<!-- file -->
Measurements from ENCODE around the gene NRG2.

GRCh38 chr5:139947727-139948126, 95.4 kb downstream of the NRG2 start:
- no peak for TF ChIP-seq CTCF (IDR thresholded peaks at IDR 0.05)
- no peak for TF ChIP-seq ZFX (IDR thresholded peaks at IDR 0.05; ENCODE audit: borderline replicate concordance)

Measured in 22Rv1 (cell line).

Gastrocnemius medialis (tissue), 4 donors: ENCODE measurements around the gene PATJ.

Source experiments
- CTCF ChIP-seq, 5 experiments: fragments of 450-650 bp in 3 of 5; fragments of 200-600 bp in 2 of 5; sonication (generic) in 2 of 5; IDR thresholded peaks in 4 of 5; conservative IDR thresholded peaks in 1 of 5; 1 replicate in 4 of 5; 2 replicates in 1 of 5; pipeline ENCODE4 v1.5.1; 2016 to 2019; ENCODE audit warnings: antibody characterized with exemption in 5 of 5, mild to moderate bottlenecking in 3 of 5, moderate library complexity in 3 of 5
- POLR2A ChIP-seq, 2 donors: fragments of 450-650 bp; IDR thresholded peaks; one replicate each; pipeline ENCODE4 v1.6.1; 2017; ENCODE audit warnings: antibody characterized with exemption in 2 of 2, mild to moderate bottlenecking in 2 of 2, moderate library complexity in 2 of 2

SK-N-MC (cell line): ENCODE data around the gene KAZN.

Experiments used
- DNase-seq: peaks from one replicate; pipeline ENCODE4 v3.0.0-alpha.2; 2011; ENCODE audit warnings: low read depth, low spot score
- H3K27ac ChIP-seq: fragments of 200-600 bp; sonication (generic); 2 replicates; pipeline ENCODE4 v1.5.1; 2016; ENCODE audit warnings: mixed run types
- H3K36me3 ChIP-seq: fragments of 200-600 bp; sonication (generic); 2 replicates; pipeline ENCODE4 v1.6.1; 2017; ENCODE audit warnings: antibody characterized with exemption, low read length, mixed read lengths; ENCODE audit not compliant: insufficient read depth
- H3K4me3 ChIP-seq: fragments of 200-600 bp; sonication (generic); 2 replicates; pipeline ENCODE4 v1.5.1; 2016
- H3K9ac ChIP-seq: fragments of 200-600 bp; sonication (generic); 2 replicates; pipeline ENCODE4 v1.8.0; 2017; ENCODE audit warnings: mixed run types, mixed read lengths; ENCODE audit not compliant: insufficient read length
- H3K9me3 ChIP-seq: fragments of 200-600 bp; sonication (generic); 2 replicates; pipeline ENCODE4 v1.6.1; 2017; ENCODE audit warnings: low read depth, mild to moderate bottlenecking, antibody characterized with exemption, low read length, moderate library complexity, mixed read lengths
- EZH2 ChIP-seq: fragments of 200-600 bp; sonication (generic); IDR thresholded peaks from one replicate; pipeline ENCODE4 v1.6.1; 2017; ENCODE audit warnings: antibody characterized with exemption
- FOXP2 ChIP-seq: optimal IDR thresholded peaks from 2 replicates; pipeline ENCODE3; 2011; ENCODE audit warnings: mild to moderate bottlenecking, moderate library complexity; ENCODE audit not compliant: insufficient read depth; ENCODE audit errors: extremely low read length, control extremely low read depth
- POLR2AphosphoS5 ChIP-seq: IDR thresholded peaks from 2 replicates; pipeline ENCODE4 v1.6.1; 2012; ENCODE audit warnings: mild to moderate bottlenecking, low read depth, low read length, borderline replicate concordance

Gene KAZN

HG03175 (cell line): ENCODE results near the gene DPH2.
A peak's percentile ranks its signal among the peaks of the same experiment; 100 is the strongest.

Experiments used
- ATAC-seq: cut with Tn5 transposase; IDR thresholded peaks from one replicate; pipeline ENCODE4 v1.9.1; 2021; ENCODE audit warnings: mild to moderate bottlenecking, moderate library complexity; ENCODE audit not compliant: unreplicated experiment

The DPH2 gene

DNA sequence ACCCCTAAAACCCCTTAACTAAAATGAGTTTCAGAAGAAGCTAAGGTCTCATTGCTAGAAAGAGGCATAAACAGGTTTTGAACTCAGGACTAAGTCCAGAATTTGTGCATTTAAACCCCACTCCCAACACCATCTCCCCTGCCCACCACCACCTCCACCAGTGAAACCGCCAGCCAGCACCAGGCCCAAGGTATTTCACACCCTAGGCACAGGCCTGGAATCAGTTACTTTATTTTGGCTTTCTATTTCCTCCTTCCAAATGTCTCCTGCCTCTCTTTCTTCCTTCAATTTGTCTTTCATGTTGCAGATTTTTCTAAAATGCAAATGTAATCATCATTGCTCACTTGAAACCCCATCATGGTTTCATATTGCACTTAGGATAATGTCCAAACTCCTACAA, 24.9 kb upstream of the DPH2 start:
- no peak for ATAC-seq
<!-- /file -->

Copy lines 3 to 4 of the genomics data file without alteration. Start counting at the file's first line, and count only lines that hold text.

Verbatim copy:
- no peak for TF ChIP-seq CTCF (IDR thresholded peaks at IDR 0.05)
- no peak for TF ChIP-seq ZFX (IDR thresholded peaks at IDR 0.05; ENCODE audit: borderline replicate concordance)